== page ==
Another issue of an occasional series—Dear Adrian—in which I answer questions about event design, elementary particle physics, solar hot water systems, and anything else I might conceivably know something about. If you have a question you’d like me to answer, please write to me (don’t worry, I won’t publish anything without your permission).
Last week I met Tony P. Burgess, the recently retired Director of West Point’s Center for the Advancement of Leader Development and Organizational Learning, who, amongst other achievements, helped develop the U.S. Army’s premier community of practice, CompanyCommand. During an enjoyable, wide-ranging conversation at 1369 Coffee House Tony asked my opinion on a Consultant’s Dilemma:
How much “free” consulting should a consultant offer during initial discussions with a client before requesting pay for services?
When consultant and client meet for the first time there’s naturally a certain amount of sizing-up going on.
A potential client is looking for a solution to a problem, and is wondering if the consultant can help him, whether he can trust what she says, how much she will cost, how soon she will be available—and all these considerations and more will be taken into account before a decision is made whether to engage her services.
A client is hoping to find the help he needs as quickly as possible, but wants to feel confident that the chosen consultant can help effectively for an acceptable price. He may believe that his problem can be fixed easily by someone with the right expertise, and be hoping (or expecting) to get his problem solved quickly, perhaps at no charge.
A consultant is wondering what she needs to learn about the client, what the client thinks the problem is, what the problem might actually be, whether she’s capable of helping the client, whether she can get paid what she’d like to get paid, whether she’s going to have the time, resources, and inclination to work with the client in a timely fashion, and so on.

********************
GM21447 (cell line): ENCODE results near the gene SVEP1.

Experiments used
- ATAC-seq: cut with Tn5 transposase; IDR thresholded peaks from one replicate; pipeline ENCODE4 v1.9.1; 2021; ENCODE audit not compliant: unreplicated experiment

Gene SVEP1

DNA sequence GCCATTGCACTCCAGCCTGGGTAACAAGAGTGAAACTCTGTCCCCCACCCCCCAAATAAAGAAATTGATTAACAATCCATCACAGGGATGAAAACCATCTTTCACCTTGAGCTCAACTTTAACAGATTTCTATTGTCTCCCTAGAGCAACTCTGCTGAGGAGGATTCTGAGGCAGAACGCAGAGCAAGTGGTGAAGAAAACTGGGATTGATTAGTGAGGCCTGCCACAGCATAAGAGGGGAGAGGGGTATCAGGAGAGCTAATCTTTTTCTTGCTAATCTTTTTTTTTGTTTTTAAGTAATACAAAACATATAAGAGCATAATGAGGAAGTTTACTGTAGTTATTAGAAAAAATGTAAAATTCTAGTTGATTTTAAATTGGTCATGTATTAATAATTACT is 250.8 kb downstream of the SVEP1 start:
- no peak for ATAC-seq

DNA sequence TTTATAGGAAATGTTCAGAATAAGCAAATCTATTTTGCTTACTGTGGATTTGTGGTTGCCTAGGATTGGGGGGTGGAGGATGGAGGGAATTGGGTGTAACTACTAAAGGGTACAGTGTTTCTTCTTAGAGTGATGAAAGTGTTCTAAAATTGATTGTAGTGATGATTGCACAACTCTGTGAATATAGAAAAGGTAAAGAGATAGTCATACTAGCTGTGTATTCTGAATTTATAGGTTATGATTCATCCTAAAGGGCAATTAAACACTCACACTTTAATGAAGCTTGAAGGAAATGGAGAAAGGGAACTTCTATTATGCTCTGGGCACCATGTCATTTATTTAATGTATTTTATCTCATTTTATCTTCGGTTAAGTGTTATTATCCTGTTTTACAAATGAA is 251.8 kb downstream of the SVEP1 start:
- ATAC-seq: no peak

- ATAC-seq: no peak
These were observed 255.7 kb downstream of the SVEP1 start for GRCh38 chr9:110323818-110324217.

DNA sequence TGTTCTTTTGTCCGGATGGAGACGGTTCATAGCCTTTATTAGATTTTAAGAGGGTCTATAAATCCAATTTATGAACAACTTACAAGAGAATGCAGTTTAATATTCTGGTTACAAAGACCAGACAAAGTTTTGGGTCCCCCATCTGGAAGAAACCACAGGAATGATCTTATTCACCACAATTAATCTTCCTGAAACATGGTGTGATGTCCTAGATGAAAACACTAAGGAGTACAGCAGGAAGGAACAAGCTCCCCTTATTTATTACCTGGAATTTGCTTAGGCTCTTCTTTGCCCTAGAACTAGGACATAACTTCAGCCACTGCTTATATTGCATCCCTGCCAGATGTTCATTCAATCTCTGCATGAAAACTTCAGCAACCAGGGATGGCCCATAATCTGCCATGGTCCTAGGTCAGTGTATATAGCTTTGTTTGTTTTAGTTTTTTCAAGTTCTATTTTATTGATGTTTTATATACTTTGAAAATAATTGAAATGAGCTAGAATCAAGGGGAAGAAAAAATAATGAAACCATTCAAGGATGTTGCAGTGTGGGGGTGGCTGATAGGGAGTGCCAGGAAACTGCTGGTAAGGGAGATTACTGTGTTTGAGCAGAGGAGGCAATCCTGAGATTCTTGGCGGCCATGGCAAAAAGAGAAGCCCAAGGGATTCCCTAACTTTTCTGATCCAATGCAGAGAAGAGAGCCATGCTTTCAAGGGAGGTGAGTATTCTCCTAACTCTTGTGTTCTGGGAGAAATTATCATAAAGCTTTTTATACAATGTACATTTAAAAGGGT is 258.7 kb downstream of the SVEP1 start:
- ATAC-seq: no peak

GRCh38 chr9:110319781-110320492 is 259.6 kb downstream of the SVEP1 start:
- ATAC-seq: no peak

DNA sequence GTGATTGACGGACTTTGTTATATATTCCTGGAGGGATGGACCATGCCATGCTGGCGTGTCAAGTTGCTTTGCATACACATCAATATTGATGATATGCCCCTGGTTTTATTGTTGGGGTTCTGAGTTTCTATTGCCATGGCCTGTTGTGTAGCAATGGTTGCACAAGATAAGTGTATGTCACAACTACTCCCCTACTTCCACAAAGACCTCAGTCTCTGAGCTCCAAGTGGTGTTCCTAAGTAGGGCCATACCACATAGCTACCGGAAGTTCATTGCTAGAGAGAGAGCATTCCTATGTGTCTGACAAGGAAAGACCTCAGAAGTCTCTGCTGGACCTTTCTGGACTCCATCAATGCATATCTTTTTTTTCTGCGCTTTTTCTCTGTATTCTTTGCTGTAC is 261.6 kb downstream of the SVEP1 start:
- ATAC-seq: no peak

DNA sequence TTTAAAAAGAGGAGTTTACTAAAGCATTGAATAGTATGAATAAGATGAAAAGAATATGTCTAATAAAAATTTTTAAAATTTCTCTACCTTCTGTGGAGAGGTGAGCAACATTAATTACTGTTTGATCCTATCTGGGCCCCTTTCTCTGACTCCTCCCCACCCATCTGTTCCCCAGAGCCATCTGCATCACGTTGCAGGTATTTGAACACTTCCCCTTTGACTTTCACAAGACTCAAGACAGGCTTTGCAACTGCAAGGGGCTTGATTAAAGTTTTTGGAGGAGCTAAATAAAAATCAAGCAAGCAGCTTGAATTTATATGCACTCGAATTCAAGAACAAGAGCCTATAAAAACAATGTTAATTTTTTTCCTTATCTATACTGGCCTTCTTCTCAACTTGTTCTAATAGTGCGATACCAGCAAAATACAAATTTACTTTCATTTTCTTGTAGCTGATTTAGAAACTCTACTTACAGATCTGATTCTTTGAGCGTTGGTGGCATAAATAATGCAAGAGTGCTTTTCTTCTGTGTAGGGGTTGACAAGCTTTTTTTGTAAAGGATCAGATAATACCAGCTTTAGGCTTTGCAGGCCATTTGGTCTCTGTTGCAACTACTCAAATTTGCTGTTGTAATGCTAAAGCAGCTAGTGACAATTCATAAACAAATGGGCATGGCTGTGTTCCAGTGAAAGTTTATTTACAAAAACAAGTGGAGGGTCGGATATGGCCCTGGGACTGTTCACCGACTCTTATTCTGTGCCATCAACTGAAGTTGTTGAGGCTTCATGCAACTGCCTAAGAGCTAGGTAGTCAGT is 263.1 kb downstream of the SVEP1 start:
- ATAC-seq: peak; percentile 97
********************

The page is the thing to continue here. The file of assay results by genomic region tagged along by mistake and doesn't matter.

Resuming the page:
From a consultant’s point of view, time spent working to get an initial sense of a client’s needs, determine that he is a fit for her expertise and abilities, and convey enough of her capabilities to reassure the client that she is the right person for the work is non-billable. Too much non-billable time, and a consultant starts to have problems paying her own bills.
Naturally, these client and consultant concerns take time to resolve, leading to the above-mentioned Dilemma.
I have been consulting for over thirty years and have participated in hundreds of initial client-consultant dances. (I like to think of them as dances: mysterious, exciting, full of the possibility of creating something great together, sometimes disappointing.) In my experience, a contracting minuet can take as little as ten minutes or…well, let’s just say far too long. Client or consultant can trip over any of the obstacles I’ve already listed and decide to walk away.
So, what’s a consultant to do?
David Allen, of Getting Things Done fame, coined the Two Minute Rule to determine whether a task that interrupts current activity should be handled on the spot—answer: yes, but only, if it can be completed in less than two minutes—or captured to be performed later. I doubt he chose 120 seconds based on some deep scientific analysis, it’s his rule of thumb (which I’ve found to be useful), presumably based on years of experience.
In a similar vein I offer my Thirty Minute Rule for resolving the Consultant’s Dilemma.
I told Tony that I’ll talk to any potential paying client for up to thirty minutes for free. At that point, if the client is still looking for free advice I’ll gently explore options for transitioning to a paid consultation. Sometimes, of course, it’s clear that we’re not going to move forward. No blame need be assigned, it just happens. Otherwise I’ll generally have enough information to propose next steps. And if my client doesn’t have sufficient trust in me after thirty minutes, then I’ve found it’s unlikely I’m going to change his mind by staying on the call.
The Thirty Minute Rule doesn’t include the time required for creating a contracting agreement or proposal. If I judge that we’ve a good chance of creating a win-win consulting arrangement I’ll create a short document and send it to the client for approval. This rarely takes more than an additional thirty minutes. If the document requires significant client-specific research I’ll ask for appropriate compensation to create it.
The Thirty Minute Rule is my reasonable compromise between the competing needs of consultant and client. If you’re a consultant reading this, what do you think? Do you have your own “free consulting time” rule? Feel free to share yours in the comments!
Image courtesy of Atom Smasher